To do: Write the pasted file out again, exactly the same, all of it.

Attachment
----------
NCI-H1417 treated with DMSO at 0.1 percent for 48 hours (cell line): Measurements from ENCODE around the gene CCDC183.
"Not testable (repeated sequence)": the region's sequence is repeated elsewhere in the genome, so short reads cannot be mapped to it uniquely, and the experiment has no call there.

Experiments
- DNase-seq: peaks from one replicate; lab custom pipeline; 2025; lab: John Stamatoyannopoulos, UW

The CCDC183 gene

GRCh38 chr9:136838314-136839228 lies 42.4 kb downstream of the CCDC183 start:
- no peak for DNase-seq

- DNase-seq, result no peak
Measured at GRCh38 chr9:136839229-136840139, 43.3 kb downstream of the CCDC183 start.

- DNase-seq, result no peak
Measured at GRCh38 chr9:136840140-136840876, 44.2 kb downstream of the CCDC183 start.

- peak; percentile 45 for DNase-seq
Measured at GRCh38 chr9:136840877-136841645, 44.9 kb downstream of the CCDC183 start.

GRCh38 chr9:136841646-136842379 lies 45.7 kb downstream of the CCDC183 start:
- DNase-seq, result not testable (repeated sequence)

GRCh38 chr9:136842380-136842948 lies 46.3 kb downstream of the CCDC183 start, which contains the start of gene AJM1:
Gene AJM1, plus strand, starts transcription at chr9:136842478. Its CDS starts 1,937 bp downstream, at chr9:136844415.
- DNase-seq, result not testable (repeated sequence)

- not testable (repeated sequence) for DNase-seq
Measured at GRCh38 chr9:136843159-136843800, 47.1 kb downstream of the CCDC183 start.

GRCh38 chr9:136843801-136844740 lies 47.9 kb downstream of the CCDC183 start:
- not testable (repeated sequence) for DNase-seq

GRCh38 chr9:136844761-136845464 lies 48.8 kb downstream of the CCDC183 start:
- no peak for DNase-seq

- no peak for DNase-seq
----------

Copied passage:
NCI-H1417 treated with DMSO at 0.1 percent for 48 hours (cell line): Measurements from ENCODE around the gene CCDC183.
"Not testable (repeated sequence)": the region's sequence is repeated elsewhere in the genome, so short reads cannot be mapped to it uniquely, and the experiment has no call there.

Experiments
- DNase-seq: peaks from one replicate; lab custom pipeline; 2025; lab: John Stamatoyannopoulos, UW

The CCDC183 gene

GRCh38 chr9:136838314-136839228 lies 42.4 kb downstream of the CCDC183 start:
- no peak for DNase-seq

- DNase-seq, result no peak
Measured at GRCh38 chr9:136839229-136840139, 43.3 kb downstream of the CCDC183 start.

- DNase-seq, result no peak
Measured at GRCh38 chr9:136840140-136840876, 44.2 kb downstream of the CCDC183 start.

- peak; percentile 45 for DNase-seq
Measured at GRCh38 chr9:136840877-136841645, 44.9 kb downstream of the CCDC183 start.

GRCh38 chr9:136841646-136842379 lies 45.7 kb downstream of the CCDC183 start:
- DNase-seq, result not testable (repeated sequence)

GRCh38 chr9:136842380-136842948 lies 46.3 kb downstream of the CCDC183 start, which contains the start of gene AJM1:
Gene AJM1, plus strand, starts transcription at chr9:136842478. Its CDS starts 1,937 bp downstream, at chr9:136844415.
- DNase-seq, result not testable (repeated sequence)

- not testable (repeated sequence) for DNase-seq
Measured at GRCh38 chr9:136843159-136843800, 47.1 kb downstream of the CCDC183 start.

GRCh38 chr9:136843801-136844740 lies 47.9 kb downstream of the CCDC183 start:
- not testable (repeated sequence) for DNase-seq

GRCh38 chr9:136844761-136845464 lies 48.8 kb downstream of the CCDC183 start:
- no peak for DNase-seq

- no peak for DNase-seq